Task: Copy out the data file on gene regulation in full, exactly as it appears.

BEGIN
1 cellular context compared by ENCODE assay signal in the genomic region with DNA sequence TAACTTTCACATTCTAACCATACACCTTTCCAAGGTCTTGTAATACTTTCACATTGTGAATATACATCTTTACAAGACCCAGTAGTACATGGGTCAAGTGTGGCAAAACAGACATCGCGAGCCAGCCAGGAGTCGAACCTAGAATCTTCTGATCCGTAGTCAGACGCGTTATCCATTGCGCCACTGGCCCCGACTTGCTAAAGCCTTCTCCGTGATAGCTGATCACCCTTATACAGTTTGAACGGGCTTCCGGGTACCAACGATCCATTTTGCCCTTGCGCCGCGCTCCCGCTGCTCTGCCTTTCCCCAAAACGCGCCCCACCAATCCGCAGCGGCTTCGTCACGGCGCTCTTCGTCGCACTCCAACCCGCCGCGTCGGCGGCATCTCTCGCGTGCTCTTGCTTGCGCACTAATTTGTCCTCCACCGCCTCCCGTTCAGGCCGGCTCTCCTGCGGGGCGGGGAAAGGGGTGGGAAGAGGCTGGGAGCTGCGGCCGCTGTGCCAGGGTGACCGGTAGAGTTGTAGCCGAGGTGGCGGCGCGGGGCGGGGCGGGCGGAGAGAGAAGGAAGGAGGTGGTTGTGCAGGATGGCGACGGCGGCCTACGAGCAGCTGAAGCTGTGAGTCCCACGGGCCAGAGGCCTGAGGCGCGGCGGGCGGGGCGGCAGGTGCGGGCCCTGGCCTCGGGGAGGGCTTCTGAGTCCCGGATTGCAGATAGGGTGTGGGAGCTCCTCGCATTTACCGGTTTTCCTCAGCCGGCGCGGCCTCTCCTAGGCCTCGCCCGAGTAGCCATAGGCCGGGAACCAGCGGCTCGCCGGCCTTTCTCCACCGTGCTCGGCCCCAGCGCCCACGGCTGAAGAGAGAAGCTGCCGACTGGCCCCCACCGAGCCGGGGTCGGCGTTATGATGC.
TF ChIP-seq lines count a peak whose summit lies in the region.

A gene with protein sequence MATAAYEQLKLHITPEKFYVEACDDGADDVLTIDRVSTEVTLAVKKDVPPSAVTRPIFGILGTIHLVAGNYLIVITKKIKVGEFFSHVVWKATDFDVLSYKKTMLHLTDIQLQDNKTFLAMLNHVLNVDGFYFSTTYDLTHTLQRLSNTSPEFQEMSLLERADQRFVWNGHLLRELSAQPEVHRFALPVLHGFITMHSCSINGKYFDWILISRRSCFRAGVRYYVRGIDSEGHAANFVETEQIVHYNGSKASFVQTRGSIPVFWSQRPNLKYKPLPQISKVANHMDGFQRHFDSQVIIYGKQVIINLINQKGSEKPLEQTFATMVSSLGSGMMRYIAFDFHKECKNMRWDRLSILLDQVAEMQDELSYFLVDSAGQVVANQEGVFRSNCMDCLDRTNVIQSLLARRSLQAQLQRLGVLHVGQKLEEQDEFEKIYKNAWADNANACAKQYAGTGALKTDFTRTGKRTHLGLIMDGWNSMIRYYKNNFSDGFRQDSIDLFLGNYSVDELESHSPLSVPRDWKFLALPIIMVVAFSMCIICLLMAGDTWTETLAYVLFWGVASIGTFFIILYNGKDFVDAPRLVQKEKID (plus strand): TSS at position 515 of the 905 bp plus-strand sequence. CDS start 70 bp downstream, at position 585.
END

1 cellular context compared by ENCODE assay signal in the genomic region with DNA sequence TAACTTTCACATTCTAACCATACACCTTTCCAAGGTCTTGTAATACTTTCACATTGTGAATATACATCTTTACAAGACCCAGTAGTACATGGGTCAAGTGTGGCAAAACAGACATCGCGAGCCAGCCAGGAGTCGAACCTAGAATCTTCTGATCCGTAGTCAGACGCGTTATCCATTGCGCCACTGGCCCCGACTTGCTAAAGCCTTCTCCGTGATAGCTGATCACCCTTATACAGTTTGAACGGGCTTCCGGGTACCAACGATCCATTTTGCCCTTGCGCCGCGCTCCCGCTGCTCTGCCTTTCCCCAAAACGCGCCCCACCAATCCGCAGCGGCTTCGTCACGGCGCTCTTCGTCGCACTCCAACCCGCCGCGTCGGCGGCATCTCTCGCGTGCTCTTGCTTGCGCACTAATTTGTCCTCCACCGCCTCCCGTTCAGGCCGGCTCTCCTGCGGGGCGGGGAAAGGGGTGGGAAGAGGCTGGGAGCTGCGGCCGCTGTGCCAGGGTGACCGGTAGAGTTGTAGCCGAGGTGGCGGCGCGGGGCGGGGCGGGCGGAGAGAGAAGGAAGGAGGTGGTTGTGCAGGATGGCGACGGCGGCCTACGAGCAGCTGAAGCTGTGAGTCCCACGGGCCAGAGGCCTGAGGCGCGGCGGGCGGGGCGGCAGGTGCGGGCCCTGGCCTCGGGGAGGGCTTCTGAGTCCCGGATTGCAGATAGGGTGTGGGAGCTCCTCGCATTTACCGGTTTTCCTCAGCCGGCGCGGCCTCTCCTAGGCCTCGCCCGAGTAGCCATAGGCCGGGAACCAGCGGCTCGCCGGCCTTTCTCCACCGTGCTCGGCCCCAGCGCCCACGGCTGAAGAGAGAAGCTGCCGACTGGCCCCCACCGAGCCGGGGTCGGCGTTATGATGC.
TF ChIP-seq lines count a peak whose summit lies in the region.

A gene with protein sequence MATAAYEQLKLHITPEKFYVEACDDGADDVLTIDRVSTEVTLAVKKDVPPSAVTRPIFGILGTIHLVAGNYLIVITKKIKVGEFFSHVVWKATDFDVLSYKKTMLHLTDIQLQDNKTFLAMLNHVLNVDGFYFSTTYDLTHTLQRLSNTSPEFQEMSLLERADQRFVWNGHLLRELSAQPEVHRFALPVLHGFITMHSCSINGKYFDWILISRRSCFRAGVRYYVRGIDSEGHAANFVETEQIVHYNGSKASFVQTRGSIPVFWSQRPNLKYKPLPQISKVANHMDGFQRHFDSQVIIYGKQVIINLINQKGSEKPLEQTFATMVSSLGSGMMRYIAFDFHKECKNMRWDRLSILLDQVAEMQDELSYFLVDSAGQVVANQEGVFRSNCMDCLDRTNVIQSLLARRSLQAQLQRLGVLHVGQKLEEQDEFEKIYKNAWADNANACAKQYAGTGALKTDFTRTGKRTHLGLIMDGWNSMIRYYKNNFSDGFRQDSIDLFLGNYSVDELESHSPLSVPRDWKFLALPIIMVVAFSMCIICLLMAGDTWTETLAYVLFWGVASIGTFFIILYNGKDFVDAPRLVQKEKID (plus strand): TSS at position 515 of the 905 bp plus-strand sequence. CDS start 70 bp downstream, at position 585.